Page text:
Sunday, February 8, 2015

Snow Blessings

For what feels like the 6th or 7th time in the last two weeks, I am looking out my front door at a wonderland of fresh snow. It’s getting to look significantly less wonderful at this point. I was born and raised in New England, and lived through the infamous Blizzard of ’78, so bouts of snow in January and February are no surprise. Neither are snowdrifts 6 or 8 feet high. But this many significant storms in such a brief period of time are getting old. It’s like eating an entire gallon of ice cream in a single sitting: at first it’s pretty fun, but after a while it just makes you want to throw up.



But if the curses of all this snow are things like the kids missing school, trying to figure out where to put all the snow you’re shoveling, constantly running out of ice melt and washer fluid, scrubbing the trails of tracked-in snow off the kitchen floor every day, and general cabin fever, what are the blessings? I mean, there ARE times when we like snow, right? So how can I put a positive mental spin on all this snow? Here’s a list of the “snow blessings” that I came up with:

  •         It looks pretty. Seriously, there’s nothing quite as lovely as looking out your bedroom window as the sun is coming up and seeing a soft, perfect blanket of white covering everything.
  •         It sounds pretty. All the ambient noises are muffled, even silenced, in the falling snow. There’s a beautiful serenity in that stillness.
  •         It gives me extra time with my kids. And I get creative about it. I do think of myself as a creative mom in general, but I sometimes get lazy. Spending a few snow days thinking up new and different games, concentrating on what my kids would most enjoy, just sitting on the floor with them DOING stuff together, is a wonderful blessing.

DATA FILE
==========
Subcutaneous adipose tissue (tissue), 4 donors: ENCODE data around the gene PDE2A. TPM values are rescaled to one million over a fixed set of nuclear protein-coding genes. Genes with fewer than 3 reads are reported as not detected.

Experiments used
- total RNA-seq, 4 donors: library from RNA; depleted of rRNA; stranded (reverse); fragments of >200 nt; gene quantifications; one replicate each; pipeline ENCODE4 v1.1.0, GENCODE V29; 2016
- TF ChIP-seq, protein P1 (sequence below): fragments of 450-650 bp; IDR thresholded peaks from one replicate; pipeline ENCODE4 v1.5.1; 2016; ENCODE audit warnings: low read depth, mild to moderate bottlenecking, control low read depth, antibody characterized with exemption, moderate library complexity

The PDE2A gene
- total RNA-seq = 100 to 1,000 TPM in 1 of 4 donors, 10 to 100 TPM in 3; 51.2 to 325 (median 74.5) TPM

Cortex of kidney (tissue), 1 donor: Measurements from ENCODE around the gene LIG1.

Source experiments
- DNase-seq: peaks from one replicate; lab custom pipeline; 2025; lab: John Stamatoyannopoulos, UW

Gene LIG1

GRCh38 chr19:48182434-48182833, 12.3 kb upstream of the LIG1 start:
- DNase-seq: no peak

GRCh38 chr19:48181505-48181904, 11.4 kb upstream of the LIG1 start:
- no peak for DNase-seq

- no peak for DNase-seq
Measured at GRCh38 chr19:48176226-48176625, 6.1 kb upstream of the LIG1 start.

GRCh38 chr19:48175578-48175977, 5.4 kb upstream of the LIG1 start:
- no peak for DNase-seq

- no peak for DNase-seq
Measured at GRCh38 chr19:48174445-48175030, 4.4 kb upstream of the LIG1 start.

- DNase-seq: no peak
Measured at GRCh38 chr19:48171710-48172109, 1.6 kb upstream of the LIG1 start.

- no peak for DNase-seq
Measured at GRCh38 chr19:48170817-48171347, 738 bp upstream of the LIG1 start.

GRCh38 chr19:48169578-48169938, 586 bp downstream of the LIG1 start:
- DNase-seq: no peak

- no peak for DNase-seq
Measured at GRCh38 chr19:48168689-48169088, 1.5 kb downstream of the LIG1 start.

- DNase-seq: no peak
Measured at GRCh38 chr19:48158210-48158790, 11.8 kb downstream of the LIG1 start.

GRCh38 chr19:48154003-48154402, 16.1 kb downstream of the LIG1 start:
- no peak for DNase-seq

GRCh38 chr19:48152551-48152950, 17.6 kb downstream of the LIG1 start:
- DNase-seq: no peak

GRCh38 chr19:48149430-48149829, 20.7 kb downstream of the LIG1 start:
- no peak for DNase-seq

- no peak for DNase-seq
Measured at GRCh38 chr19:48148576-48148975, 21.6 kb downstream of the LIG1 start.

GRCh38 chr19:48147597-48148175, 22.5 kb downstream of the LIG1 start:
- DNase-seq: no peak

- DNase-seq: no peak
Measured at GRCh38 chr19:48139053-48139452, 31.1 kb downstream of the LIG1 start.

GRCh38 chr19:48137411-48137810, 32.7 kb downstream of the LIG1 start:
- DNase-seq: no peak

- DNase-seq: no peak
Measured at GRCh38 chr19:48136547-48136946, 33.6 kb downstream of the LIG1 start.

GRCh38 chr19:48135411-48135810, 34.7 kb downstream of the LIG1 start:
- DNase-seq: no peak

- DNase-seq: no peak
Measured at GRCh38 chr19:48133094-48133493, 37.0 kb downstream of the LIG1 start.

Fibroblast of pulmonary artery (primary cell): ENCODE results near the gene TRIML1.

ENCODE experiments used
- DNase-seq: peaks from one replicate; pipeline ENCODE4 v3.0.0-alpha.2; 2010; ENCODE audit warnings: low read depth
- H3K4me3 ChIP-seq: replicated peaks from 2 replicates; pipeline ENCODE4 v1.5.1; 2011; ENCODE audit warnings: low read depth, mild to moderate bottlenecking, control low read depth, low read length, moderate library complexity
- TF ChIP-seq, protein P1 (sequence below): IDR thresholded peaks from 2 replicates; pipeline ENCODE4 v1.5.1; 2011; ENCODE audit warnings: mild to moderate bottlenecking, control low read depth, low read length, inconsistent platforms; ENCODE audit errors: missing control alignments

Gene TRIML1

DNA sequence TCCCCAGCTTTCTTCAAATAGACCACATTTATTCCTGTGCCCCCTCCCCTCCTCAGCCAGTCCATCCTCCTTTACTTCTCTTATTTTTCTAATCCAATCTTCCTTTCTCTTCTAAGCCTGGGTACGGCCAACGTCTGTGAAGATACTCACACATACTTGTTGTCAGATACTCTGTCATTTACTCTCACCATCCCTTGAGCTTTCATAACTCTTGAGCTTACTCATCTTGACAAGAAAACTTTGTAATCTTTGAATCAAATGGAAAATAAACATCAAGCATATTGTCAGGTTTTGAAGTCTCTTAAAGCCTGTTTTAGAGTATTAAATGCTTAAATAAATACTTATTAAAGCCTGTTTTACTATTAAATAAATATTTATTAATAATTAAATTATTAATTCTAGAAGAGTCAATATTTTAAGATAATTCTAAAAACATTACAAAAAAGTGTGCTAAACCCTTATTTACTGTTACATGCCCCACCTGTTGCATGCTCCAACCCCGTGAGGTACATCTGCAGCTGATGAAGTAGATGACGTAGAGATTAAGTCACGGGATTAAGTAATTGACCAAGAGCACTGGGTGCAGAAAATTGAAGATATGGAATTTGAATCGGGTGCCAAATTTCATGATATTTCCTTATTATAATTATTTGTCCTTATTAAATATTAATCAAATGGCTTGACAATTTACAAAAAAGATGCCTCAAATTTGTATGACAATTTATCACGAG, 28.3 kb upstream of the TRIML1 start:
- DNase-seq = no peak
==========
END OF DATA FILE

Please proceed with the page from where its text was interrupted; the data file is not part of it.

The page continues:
•         It makes me thankful for my husband. Especially today, when he’s away and I’m on my own to clear the driveway and the car, it reminds me how much work he does when it snows. It reminds me to be more appreciative of not only that, but of all the quiet, unnoticed things he does around the house: taking out the trash, replacing lightbulbs, hauling boxes up the attic stairs, charging my electric toothbrush, maintaining the pool, and probably a whole list of stuff I don’t even realize that he does. Thank you, sweetheart.
  •         It gives you a chance to simply play. Making snow angels. Building snowmen. Going sledding, Having snowball fights. Making sno-cones and fake ice cream. Building a snow fort. Building a snow cave. Jumping into a big pile of soft fluffy snow with both feet. Blazing a trail through virgin snow. Finding footprints of animals and birds and trying to identify them. Catching snowflakes on your tongue.
  •         It give you the chance to be neighborly. Taking a break for a few moments to lean on your shovel and catch up with a neighbor whom you rarely see. Shoveling out common sidewalks and fire hydrants. Snowblowing or shoveling out an older or injured neighbor. Sending your kids across the street to play with the neighbors’ kids or inviting them into your yard.
  •         It’s cause for a whole list of delicious food and drink. Hot chocolate with whipped cream and/or marshmallows, hot tea in your favorite mug, homemade soups and stews, fresh bread, anything that can be made in a crockpot, chicken pot pie, lasagna, pot roast, shepherd’s pie, all those hearty casseroles your mom used to make for Sunday dinner. They’re comforting for body and soul.


So yeah, you might throw your back out trying to shovel the results of the latest storm on top of the results of the last seventeen storms. And you’ll probably run out of bread and milk and eggs and batteries and ice melt. You might even break a shovel. You’ll definitely break a sweat. But amidst your cursing, try and find a few of the blessings on this list. It won’t make spring come any earlier, but hopefully it’ll being at least a tiny bit of thaw to even the most frozen heart. 

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